Reactions to the passage of the tax were swift and ranged from simple refusal to pay to outright violence against the tax collectors tasked with inspecting stills and collecting payments. Tax collectors who were brave enough to establish offices in the western counties faced threats and even public humiliations such as being tarred and feathered. Even farmers who paid the tax were not safe, as their stills were often damaged or destroyed by neighbors who were incensed at their compliance.
In Western Pennsylvania, opposition to the excise tax was particularly violent. Threats against tax collectors became a terrifying reality when an armed and angry mob marched on the home of John Neville, the local tax collector. Neville had been assisting Federal Marshal David Lenox in serving writs to still owners in the region who had not paid the excise tax. These writs demanded that the individuals who were served appear before a Federal court in Philadelphia, Pennsylvania. During an attempt to serve one of these writs at the home of William Miller, on July 15, 1794, shots were fired at the two men forcing Neville to return to his home, Bower Hill, while Marshal Lenox fled to Pittsburgh. The next day, a group of several-dozen armed militiamen surrounded Neville’s home and demanded that Lenox be surrendered to them. Shots fired from inside the home forced the rebels to retreat leaving at least one militiaman mortally wounded.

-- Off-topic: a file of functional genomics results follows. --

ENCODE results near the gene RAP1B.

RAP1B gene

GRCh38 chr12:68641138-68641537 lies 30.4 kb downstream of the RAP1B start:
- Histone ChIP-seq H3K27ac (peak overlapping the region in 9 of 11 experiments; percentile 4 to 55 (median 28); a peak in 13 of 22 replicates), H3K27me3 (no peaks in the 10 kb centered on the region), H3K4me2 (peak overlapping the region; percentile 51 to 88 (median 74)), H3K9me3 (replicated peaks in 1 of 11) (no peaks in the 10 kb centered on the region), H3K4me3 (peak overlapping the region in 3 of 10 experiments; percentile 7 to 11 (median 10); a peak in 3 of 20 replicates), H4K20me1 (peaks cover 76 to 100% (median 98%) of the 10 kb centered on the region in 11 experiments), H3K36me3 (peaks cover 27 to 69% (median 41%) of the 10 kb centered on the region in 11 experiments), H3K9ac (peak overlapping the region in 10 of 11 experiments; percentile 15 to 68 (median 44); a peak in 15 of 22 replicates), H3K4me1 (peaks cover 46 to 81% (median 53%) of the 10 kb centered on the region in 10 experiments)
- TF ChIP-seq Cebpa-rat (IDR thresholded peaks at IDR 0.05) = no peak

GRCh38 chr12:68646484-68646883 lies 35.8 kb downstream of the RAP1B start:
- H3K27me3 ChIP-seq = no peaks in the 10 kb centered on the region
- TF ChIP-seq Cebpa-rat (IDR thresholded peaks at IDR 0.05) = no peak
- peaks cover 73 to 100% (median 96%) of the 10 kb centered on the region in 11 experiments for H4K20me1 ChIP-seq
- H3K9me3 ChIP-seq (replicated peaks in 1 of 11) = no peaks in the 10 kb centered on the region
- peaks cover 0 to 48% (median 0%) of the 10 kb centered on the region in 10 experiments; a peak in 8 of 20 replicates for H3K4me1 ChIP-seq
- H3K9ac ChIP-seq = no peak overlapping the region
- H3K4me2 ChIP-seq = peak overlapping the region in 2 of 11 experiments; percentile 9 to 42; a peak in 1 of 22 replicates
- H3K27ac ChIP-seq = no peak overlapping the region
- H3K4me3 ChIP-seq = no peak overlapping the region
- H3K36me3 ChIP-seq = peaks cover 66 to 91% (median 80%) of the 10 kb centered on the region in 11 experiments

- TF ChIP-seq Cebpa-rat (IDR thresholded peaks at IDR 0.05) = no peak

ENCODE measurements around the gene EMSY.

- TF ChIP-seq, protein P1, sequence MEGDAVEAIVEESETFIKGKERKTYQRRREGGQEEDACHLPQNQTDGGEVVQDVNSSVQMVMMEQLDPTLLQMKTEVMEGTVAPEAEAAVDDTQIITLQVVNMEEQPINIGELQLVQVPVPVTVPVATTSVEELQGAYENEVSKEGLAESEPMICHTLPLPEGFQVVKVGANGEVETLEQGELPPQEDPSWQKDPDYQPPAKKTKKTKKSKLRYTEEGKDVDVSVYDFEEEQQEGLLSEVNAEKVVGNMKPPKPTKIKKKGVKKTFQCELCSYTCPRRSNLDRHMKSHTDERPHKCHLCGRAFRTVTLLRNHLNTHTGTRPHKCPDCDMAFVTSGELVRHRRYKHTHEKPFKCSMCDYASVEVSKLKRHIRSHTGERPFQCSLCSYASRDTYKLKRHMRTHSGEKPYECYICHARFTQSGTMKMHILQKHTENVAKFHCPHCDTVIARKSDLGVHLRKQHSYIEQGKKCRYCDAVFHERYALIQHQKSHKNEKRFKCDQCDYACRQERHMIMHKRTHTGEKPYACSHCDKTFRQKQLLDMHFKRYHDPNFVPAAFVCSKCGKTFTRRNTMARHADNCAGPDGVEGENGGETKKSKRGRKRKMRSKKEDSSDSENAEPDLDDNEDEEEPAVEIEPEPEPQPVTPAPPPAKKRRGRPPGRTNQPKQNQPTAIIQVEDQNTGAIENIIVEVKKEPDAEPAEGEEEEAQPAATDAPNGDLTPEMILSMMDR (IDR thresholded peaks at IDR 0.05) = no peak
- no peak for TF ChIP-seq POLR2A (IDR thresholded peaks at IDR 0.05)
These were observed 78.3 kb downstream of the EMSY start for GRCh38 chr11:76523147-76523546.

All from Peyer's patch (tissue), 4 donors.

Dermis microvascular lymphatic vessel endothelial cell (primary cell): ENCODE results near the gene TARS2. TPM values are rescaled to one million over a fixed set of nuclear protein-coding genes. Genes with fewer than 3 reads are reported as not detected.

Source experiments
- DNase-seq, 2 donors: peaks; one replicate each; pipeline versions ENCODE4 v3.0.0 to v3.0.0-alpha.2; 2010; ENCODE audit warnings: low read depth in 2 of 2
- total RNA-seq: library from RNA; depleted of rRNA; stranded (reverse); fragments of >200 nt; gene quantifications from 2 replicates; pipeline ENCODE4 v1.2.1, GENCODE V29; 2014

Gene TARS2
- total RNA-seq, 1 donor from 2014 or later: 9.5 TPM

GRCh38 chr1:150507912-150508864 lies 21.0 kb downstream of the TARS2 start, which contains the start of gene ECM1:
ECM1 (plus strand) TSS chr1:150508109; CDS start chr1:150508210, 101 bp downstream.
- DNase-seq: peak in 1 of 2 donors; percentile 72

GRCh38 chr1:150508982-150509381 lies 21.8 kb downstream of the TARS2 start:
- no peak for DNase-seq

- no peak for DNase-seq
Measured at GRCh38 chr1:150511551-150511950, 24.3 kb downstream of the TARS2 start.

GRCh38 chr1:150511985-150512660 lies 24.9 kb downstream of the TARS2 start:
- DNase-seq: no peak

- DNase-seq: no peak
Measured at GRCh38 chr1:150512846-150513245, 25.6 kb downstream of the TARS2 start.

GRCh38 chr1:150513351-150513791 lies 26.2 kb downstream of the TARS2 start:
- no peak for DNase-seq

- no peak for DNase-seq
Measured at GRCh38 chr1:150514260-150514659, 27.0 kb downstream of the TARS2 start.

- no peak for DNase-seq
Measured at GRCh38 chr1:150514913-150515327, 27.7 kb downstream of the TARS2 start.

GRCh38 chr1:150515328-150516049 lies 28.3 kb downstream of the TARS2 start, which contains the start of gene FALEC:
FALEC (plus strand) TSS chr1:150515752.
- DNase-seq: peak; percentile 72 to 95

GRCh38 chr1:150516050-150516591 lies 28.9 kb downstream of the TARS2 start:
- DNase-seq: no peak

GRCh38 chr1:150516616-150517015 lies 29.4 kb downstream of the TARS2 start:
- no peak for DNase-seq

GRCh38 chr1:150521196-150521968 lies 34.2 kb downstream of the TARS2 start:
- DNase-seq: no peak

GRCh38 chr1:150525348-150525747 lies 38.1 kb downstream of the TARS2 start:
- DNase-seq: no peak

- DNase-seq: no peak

The next day, Major James McFarlane led hundreds of militiamen back to Bower Hill, intent on forcing Neville to resign from his position. With his home reinforced by United States Army soldiers from the garrison at Fort Fayette, in Pittsburgh, and under the command of his brother-in-law, Major Kirkpatrick, Neville was able to escape before firing between the two sides broke out. Major McFarlane was killed in the exchange of gunfire, and Neville’s home and outbuildings were subsequently burned by the rebels.
McFarlane’s death further enflamed the countryside, and, several weeks later, resulted in close to 5,000 rebels gathering several miles outside of Pittsburgh for the purpose of capturing the city. Although the march on Pittsburgh was ultimately defused, this sequence of violent events spurred the government in Philadelphia to action.